One Face of Diabetes

Mardi, diabetes survivor

Diabetes is a disease that touches not just people but often strikes our beloved animal companions. Mardi, our 11-year-old toy poodle, was diagnosed with diabetes in January 2008, but thanks to caring veterinarians and an online Yahoo group called “diabeticritters,” he’s doing well.

Just like people, with a little practice, owners can test a pet’s blood sugar and regulate insulin dosages accordingly. Mardi is on a special high-fiber diet, receives two insulin injections a day, and has his blood sugar tested at least twice a day. He’s a happy little guy who brings great joy to everyone he meets.


So if you have a pet that’s been diagnosed with this disease, remember, in many cases, it’s treatable.

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8 Comments

Filed under diabetes, diabeticritters, dog nanny, Mardi, pet, veterinarian

8 responses to “One Face of Diabetes

  1. Hi Ann!I just saw your post and had to zip over—I’m so glad I did 🙂 What an adorable little furbaby Mardi is!!! I’m so glad to hear his sugar is under control. Give the little cutie a hug from me 🙂

  2. Thanks so much for dropping by, Ellen. I think he’s cute, but then, I’m his mom. I’ll give him a hug, and I’m sure to get a kiss!

  3. Hi Ann,I didn’t realize dogs could get Diabetes. The poor little thing.RegardsMargaret

  4. Kim

    Hi Ann! Ann and I met through a Yahoo group for diabetic pets. My baby, Nikki, who is an 11 1/2 pound 12 year old Miniature Pinscher was diagnosed 04/29/08 so we’ve had our first sugarversary. We have been together since 12/24/96. I read where 1 in every 500 dogs and 1 in every 200 cats will be diagnosed with diabetes. The insulin is administered through injections and the blood testing is done the same way as with humans. Adjustments to the insulin are made according to the test readings so blood testing is the most important thing you can do to control their sugar. Nikki has lost her sight due to the disease but we are both adjusting well. I am her eyes and she follows my voice. I would urge anyone who notices their pet drinking more water than normal and urinating more than normal to have them tested by a vet and start the insulin as soon as possible. With knowledge and dedication you and your baby will have many more years together.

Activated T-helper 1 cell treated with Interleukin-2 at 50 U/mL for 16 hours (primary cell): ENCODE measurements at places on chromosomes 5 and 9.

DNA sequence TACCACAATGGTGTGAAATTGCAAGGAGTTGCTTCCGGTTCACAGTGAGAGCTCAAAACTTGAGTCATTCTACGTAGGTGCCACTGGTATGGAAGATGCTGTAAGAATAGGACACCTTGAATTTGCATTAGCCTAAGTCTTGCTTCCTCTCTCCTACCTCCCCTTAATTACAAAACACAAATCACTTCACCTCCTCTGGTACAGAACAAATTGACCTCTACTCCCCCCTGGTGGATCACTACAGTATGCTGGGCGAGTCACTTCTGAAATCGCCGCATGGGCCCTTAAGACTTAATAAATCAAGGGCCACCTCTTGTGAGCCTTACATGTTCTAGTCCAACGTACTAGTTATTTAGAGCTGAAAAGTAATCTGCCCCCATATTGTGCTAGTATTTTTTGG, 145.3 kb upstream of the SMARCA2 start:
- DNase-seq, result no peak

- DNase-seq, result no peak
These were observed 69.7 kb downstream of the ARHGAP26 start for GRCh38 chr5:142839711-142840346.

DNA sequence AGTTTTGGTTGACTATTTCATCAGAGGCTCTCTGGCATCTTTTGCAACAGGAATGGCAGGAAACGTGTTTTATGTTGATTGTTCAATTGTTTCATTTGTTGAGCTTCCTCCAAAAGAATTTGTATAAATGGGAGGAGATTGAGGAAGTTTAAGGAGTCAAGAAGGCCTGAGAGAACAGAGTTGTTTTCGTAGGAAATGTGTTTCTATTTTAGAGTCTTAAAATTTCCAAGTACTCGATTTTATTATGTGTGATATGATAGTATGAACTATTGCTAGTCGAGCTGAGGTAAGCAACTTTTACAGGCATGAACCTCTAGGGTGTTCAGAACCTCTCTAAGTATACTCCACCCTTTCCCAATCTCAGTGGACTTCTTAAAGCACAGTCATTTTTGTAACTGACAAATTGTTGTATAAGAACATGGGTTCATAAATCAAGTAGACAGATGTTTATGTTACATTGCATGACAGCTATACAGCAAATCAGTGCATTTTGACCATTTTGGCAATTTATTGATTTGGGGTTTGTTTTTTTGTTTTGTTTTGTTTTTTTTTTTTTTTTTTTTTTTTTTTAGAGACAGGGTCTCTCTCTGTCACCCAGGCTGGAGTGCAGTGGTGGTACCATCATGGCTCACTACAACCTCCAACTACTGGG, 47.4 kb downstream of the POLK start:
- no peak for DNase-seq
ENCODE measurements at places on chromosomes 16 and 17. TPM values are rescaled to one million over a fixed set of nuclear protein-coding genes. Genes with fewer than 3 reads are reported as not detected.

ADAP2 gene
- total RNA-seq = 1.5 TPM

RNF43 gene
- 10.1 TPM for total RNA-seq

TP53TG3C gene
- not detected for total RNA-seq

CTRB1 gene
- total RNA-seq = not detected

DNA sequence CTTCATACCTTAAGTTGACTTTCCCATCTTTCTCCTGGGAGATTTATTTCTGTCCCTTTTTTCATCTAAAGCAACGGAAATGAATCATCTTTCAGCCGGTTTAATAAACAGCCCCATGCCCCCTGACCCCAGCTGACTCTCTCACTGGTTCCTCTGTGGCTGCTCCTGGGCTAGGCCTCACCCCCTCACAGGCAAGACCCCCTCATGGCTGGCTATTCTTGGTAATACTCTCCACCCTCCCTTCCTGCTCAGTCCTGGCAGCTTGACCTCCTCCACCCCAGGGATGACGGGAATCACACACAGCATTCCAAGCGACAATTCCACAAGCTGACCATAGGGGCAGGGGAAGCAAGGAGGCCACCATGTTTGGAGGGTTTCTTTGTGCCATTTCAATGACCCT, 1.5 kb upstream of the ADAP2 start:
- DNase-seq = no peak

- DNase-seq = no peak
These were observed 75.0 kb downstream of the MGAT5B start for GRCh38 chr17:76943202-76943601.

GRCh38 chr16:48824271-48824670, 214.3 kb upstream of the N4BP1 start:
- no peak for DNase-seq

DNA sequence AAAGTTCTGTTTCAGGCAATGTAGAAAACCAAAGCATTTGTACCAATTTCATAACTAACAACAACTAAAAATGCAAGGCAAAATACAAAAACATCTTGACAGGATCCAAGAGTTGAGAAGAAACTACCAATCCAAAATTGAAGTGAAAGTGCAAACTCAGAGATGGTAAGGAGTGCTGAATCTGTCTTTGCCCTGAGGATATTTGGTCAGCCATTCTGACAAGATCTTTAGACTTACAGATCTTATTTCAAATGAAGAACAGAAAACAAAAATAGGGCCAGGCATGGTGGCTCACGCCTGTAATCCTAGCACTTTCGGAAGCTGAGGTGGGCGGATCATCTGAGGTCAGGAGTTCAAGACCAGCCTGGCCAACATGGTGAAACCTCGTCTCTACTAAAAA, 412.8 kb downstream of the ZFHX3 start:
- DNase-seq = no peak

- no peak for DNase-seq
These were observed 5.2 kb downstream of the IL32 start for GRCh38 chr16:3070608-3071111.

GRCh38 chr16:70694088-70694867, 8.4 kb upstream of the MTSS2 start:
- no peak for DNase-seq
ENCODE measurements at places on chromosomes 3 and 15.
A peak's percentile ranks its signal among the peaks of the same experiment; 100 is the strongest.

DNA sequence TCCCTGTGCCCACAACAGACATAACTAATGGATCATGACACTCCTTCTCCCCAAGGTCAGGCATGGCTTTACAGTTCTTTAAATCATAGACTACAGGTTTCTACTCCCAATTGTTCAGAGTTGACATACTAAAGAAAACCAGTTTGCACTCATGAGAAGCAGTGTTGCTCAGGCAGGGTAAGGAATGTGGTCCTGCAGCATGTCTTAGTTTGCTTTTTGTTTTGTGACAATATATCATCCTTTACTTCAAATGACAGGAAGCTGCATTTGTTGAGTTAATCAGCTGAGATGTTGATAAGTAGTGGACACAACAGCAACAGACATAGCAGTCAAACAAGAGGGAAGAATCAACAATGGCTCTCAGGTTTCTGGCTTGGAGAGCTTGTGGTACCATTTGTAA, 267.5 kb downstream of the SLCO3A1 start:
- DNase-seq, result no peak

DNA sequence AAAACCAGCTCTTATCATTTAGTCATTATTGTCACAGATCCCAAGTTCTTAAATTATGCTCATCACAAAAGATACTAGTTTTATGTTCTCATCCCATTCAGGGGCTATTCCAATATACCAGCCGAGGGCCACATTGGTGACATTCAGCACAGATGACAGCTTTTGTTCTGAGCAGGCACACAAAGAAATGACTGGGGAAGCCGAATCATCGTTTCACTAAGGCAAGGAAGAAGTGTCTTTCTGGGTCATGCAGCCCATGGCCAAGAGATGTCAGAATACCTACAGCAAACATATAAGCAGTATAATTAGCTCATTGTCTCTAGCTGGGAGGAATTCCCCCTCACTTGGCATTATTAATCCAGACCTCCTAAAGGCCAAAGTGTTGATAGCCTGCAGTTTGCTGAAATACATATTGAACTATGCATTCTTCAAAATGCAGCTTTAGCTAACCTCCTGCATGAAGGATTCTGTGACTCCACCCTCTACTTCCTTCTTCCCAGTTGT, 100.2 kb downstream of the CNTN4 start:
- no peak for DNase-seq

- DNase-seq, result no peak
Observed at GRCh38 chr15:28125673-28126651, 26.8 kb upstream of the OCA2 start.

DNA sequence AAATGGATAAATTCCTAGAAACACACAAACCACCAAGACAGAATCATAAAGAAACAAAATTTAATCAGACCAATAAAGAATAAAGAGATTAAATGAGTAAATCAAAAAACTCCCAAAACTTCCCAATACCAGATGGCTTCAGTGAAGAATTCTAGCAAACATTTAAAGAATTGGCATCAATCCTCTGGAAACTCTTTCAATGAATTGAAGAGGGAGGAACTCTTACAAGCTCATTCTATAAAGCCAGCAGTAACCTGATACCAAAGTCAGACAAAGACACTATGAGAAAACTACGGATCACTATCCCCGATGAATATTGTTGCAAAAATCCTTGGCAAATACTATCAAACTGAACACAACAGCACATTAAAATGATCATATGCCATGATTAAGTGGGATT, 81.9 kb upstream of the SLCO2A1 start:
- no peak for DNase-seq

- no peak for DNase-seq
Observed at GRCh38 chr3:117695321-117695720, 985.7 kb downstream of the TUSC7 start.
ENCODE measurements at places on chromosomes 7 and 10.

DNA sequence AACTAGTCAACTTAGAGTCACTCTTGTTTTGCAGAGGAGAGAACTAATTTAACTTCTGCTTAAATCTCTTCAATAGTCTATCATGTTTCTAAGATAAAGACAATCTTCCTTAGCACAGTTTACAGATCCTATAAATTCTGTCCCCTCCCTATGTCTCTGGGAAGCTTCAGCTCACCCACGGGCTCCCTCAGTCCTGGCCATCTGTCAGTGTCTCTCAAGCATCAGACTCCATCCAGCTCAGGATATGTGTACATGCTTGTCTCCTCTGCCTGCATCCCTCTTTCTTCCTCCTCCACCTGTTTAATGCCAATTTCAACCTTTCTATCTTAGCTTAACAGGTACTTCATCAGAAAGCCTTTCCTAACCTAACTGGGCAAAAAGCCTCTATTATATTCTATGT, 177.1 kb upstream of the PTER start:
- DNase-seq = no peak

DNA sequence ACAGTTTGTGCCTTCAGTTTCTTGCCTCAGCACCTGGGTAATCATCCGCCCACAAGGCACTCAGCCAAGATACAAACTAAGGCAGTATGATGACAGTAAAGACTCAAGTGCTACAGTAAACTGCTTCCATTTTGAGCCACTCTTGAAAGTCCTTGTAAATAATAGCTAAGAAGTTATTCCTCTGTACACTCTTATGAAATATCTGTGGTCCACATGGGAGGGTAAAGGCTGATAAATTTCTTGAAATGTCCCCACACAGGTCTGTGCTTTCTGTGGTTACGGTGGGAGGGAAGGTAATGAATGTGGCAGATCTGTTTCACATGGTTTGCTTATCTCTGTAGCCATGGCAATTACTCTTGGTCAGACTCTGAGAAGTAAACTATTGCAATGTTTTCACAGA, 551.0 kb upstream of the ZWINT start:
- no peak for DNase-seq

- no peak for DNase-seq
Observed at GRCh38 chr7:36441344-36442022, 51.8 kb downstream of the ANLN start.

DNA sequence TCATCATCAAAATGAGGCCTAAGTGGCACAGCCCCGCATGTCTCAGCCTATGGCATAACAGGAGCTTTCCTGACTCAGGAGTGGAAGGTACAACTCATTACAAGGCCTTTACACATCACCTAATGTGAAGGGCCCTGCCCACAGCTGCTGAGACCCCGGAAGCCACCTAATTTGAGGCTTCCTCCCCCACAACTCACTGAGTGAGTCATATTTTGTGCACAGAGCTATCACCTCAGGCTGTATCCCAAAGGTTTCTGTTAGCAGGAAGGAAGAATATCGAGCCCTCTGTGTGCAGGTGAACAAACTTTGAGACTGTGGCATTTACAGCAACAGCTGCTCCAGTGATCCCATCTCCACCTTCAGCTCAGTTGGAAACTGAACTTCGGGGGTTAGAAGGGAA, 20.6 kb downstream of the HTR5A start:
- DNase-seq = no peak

5. Hi, Margaret, Thanks for stopping by. To tell you the truth, I never thought about dogs getting diabetes either until it happened to us. And ten years ago when our vet said Mardi needed his tonsils out my reaction was: “Dogs have TONSILS?” Indeed they do.The best part–Mardi doesn’t KNOW he’s got diabetes. Other than one horrible hypoglycemic incident that put him in the doggy hospital for four days–we thought we’d lost him–on most days he has more energy than I do!

  6. Kim, thanks so much for posting and leaving that invaluable information. I’d never read the statistics regarding dogs and cats before. I have read that the disease is more common in toy poodles, but from judging from our diabeticritter group, it can strike any breed.

  7. That is just such a cute picture of Mardi! I’m glad you he’s doing so well.

  8. Thanks, Lynn. With these kiddos (that’s what our vet calls them) it’s one day at a time. But so far, so good. Some of the little critters get it early in life, so I guess we were lucky in that regard.

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